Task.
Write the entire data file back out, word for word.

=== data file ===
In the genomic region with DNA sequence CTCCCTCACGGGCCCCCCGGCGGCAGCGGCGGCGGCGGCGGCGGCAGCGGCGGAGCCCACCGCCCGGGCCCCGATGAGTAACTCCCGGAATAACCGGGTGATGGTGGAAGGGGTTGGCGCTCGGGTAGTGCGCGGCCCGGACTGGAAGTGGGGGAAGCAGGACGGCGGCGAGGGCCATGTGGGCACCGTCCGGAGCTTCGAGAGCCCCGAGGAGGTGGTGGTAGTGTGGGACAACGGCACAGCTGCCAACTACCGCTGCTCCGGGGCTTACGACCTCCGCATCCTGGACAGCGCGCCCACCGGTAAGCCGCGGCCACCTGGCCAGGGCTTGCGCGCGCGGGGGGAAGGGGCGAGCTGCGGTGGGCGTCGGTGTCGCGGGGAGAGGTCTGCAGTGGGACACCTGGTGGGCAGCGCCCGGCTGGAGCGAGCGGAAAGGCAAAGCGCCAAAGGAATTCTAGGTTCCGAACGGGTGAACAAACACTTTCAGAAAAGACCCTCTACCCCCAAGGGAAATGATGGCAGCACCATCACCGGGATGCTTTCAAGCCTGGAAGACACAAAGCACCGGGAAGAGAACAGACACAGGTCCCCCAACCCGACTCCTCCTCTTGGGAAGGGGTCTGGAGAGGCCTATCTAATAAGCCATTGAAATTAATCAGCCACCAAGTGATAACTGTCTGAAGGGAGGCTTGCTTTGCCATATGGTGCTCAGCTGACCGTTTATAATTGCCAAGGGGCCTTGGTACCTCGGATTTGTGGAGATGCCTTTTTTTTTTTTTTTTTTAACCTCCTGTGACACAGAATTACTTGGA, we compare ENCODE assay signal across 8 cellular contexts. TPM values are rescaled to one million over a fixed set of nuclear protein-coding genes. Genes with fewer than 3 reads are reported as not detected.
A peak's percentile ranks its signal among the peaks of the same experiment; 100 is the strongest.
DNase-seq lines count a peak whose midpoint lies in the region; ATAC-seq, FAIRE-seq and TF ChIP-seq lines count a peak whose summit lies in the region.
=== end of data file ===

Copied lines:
In the genomic region with DNA sequence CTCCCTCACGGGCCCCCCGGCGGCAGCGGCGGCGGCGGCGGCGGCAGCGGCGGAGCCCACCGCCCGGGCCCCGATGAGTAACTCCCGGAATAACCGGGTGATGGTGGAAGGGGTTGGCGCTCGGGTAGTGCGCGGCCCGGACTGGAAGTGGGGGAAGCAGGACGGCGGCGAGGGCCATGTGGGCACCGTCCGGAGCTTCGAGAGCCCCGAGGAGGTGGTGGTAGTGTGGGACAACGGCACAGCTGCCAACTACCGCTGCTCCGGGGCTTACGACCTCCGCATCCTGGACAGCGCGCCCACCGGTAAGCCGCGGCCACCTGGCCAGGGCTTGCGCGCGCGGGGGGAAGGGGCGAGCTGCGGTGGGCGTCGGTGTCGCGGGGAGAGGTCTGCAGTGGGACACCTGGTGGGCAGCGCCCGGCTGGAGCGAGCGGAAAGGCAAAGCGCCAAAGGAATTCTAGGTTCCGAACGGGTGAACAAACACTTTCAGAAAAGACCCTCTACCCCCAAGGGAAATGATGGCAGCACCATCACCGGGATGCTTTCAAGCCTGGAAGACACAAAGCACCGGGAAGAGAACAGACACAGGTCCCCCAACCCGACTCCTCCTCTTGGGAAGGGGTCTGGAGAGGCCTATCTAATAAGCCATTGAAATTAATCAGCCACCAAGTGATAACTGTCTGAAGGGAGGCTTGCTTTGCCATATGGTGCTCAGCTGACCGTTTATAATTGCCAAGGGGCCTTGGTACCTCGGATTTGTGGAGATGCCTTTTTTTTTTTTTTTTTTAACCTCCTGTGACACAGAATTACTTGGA, we compare ENCODE assay signal across 8 cellular contexts. TPM values are rescaled to one million over a fixed set of nuclear protein-coding genes. Genes with fewer than 3 reads are reported as not detected.
A peak's percentile ranks its signal among the peaks of the same experiment; 100 is the strongest.
DNase-seq lines count a peak whose midpoint lies in the region; ATAC-seq, FAIRE-seq and TF ChIP-seq lines count a peak whose summit lies in the region.